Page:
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Nat Buchanan

Portrait of Nathaniel Buchanan

When Irishman, Lieutenant Charles Henry Buchanan and his wife, Annie, emigrated to Australia and took up a New England station called Rimbanda, they had no idea that their son Nathaniel would one day become known as the greatest drover the world has ever seen. Nat grew from a cheerful and adventurous lad into a competent man, with an even temper, incredible organisational skills and an unerring sense of direction. Nat ‘Bluey’ Buchanan was a bushman par excellence with a passion for new horizons. He single-handedly opened up more country than some of our most famous explorers.

In 1861, for example, Nat Buchanan and his business partner Edward Cornish were out exploring in Western Queensland. Having taken up land to create Bowen Downs Station, they decided to poke around much further to the west. Penetrating all the way to the Diamantina River they discovered the tracks of a camel train. The tracks were, it turned out, made by one of the most expensive expeditions in the history of white exploration: Burke and Wills on their way from the Cooper Creek Depot to the Gulf of Carpentaria. That Buchanan and Cornish came upon those famous men and their entourage, while ‘poking around’ out west, with just one tracker and some packhorses, is a good illustration of the difference between independent bushmen and government sponsored explorers.

A few years earlier, Nat’s working life started out with the taking up of a station north of Guyra called Bald Blair, in partnership with his brothers Andrew and Frank. The trio also embarked on an unsuccessful trip to the Californian goldfields. When they returned, Bald Blair was laden with debt and had to be sold.

Nat polished up his droving skills, taking herds of sheep or cattle to the goldfields and interstate, following this profession for at least a decade before heading for Queensland and the vast frontier. His first real foray into Western Queensland was from Rockhampton with William Landsborough in 1860. Within a year they had formed Bowen Downs station on the Thomson River, and Nat was installed as manager.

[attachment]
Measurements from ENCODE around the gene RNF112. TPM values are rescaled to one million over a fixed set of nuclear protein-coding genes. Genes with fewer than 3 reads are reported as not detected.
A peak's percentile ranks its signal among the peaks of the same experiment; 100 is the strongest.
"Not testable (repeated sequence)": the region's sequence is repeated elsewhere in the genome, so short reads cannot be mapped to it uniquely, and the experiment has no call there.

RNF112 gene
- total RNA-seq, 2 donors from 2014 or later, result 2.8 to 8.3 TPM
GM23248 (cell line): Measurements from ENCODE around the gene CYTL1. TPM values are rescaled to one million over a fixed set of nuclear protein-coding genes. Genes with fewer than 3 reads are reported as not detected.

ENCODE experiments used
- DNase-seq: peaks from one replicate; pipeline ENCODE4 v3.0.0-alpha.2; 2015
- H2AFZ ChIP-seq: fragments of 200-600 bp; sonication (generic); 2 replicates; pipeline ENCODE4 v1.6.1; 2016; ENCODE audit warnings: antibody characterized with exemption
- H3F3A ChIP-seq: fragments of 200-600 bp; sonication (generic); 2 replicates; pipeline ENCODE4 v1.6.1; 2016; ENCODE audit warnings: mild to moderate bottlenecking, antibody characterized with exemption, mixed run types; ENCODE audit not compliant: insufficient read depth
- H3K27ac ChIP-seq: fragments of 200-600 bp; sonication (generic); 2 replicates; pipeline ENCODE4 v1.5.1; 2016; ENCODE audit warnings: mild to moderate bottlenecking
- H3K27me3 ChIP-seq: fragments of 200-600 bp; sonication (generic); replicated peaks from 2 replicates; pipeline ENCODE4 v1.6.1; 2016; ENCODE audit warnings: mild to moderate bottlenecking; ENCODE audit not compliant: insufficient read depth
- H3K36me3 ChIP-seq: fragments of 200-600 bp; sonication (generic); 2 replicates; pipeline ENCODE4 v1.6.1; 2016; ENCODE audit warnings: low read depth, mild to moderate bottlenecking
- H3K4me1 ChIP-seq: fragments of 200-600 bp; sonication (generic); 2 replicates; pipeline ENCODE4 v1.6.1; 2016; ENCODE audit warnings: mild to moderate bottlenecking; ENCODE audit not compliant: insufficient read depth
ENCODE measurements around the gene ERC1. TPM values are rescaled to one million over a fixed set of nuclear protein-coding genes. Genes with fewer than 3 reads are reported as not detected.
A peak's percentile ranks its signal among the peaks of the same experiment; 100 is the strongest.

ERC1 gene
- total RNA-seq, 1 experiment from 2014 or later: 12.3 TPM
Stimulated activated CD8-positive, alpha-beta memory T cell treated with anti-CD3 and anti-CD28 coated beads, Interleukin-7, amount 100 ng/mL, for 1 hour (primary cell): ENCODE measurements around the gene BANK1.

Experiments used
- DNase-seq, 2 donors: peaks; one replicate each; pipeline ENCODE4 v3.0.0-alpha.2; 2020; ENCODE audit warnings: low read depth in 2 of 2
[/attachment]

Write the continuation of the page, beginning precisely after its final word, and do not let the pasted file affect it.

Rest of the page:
Nat met the attractive brunette Catherine Gordon when by chance he rode into her family’s campsite, on the Burnett River near Rockhampton. According to Bobbie Buchanan, Nat’s grand-daughter, Kate was ‘a natural horsewoman, and an accomplished rider. ’ She was also a stunning young woman, and Nat was captivated.

The young couple were married soon after, and Nat took his bride out to Bowen Downs in a buggy.

Married or not, Buchanan had no intention of living a settled life. After checking out much of Western Queensland he started exploring the Gulf country around Burketown, looking for suitable pastoral land for his business partners.

The strain of constant travel did tell on him, and Kate was by then pleading for some normality. In 1870 Nat and his brother Andrew took up a selection of land on Deep Creek, near Valla, NSW. This was still wild country then, frequented by cedar-getters and fugitives. The brothers and their families built bark and slab houses on the river bank, where they raised goats and chickens, planted a few acres of corn and cleared land for cattle. The plentiful fish in the creek varied the diet nicely.

Essential supplies were purchased via a fifty-mile ride to Kempsey, and mail was delivered into a letterbox nailed to a tree on Valla Beach, accessible by a long row downstream. Kate must have hoped that her man had grown roots, but Nat’s adventurous years were barely getting started.

Pining for open country, and sick of the humidity, Nat moved Kate and their sons Gordon and Wattie north again. He managed Craven Station for a while, then took on his first big droving contracts. He was the first European to cross the Barkly Tablelands in 1877, sparking an explosion of land speculation. Most lease contracts, moreover, stipulated that the run had be stocked within two years. The owners were crying out for cattle and men to drove them.

Now in his fifties, Nat led the largest cattle drive in history – 20 000 head from St George in Queensland to Glencoe in the Northern Territory. He made the record books again a few years later, delivering the first cattle to the East Kimberley. One of his most harrowing achievements was the blazing of the bleak Murranji Track, from near Daly Waters to Victoria River Downs.